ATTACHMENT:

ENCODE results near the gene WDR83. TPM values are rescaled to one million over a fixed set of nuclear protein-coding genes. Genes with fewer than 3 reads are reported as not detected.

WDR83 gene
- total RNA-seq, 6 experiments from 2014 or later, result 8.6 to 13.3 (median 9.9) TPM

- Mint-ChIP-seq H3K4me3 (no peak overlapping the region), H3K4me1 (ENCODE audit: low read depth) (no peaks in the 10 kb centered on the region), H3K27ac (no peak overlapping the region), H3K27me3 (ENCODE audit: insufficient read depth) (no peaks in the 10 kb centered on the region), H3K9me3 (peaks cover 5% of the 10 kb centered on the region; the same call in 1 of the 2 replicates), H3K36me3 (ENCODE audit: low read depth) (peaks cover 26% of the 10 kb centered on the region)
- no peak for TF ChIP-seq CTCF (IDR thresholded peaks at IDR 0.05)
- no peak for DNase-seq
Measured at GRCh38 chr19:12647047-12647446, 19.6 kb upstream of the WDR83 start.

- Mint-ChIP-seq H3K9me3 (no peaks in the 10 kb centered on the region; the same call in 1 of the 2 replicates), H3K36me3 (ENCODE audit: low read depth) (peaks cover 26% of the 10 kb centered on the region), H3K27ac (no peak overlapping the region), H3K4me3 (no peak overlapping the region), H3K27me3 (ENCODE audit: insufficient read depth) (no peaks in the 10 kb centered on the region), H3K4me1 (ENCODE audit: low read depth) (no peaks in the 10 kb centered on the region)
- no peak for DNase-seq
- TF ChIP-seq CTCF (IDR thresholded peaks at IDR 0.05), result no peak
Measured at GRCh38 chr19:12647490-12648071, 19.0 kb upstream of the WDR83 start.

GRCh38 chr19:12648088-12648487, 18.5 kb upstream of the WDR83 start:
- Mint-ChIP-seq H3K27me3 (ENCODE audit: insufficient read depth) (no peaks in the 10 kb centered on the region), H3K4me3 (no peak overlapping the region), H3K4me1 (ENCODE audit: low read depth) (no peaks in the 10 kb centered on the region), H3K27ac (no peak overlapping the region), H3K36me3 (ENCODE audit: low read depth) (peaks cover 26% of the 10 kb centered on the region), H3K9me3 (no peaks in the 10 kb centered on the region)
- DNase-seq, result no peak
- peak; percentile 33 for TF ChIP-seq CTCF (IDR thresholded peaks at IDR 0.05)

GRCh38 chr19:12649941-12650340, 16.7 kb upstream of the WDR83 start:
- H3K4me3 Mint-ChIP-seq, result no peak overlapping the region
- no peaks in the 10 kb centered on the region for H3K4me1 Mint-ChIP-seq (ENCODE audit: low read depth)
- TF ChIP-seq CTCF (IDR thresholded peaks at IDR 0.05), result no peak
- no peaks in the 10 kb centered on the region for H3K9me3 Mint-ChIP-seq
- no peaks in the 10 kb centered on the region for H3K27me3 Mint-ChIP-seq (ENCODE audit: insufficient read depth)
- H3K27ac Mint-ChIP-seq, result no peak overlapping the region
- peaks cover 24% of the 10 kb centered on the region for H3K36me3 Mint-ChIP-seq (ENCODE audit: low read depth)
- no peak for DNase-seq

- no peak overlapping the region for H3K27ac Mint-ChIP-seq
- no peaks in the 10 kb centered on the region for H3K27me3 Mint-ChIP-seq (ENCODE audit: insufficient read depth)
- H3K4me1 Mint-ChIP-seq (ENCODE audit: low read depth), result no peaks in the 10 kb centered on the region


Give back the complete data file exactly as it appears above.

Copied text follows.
ENCODE results near the gene WDR83. TPM values are rescaled to one million over a fixed set of nuclear protein-coding genes. Genes with fewer than 3 reads are reported as not detected.

WDR83 gene
- total RNA-seq, 6 experiments from 2014 or later, result 8.6 to 13.3 (median 9.9) TPM

- Mint-ChIP-seq H3K4me3 (no peak overlapping the region), H3K4me1 (ENCODE audit: low read depth) (no peaks in the 10 kb centered on the region), H3K27ac (no peak overlapping the region), H3K27me3 (ENCODE audit: insufficient read depth) (no peaks in the 10 kb centered on the region), H3K9me3 (peaks cover 5% of the 10 kb centered on the region; the same call in 1 of the 2 replicates), H3K36me3 (ENCODE audit: low read depth) (peaks cover 26% of the 10 kb centered on the region)
- no peak for TF ChIP-seq CTCF (IDR thresholded peaks at IDR 0.05)
- no peak for DNase-seq
Measured at GRCh38 chr19:12647047-12647446, 19.6 kb upstream of the WDR83 start.

- Mint-ChIP-seq H3K9me3 (no peaks in the 10 kb centered on the region; the same call in 1 of the 2 replicates), H3K36me3 (ENCODE audit: low read depth) (peaks cover 26% of the 10 kb centered on the region), H3K27ac (no peak overlapping the region), H3K4me3 (no peak overlapping the region), H3K27me3 (ENCODE audit: insufficient read depth) (no peaks in the 10 kb centered on the region), H3K4me1 (ENCODE audit: low read depth) (no peaks in the 10 kb centered on the region)
- no peak for DNase-seq
- TF ChIP-seq CTCF (IDR thresholded peaks at IDR 0.05), result no peak
Measured at GRCh38 chr19:12647490-12648071, 19.0 kb upstream of the WDR83 start.

GRCh38 chr19:12648088-12648487, 18.5 kb upstream of the WDR83 start:
- Mint-ChIP-seq H3K27me3 (ENCODE audit: insufficient read depth) (no peaks in the 10 kb centered on the region), H3K4me3 (no peak overlapping the region), H3K4me1 (ENCODE audit: low read depth) (no peaks in the 10 kb centered on the region), H3K27ac (no peak overlapping the region), H3K36me3 (ENCODE audit: low read depth) (peaks cover 26% of the 10 kb centered on the region), H3K9me3 (no peaks in the 10 kb centered on the region)
- DNase-seq, result no peak
- peak; percentile 33 for TF ChIP-seq CTCF (IDR thresholded peaks at IDR 0.05)

GRCh38 chr19:12649941-12650340, 16.7 kb upstream of the WDR83 start:
- H3K4me3 Mint-ChIP-seq, result no peak overlapping the region
- no peaks in the 10 kb centered on the region for H3K4me1 Mint-ChIP-seq (ENCODE audit: low read depth)
- TF ChIP-seq CTCF (IDR thresholded peaks at IDR 0.05), result no peak
- no peaks in the 10 kb centered on the region for H3K9me3 Mint-ChIP-seq
- no peaks in the 10 kb centered on the region for H3K27me3 Mint-ChIP-seq (ENCODE audit: insufficient read depth)
- H3K27ac Mint-ChIP-seq, result no peak overlapping the region
- peaks cover 24% of the 10 kb centered on the region for H3K36me3 Mint-ChIP-seq (ENCODE audit: low read depth)
- no peak for DNase-seq

- no peak overlapping the region for H3K27ac Mint-ChIP-seq
- no peaks in the 10 kb centered on the region for H3K27me3 Mint-ChIP-seq (ENCODE audit: insufficient read depth)
- H3K4me1 Mint-ChIP-seq (ENCODE audit: low read depth), result no peaks in the 10 kb centered on the region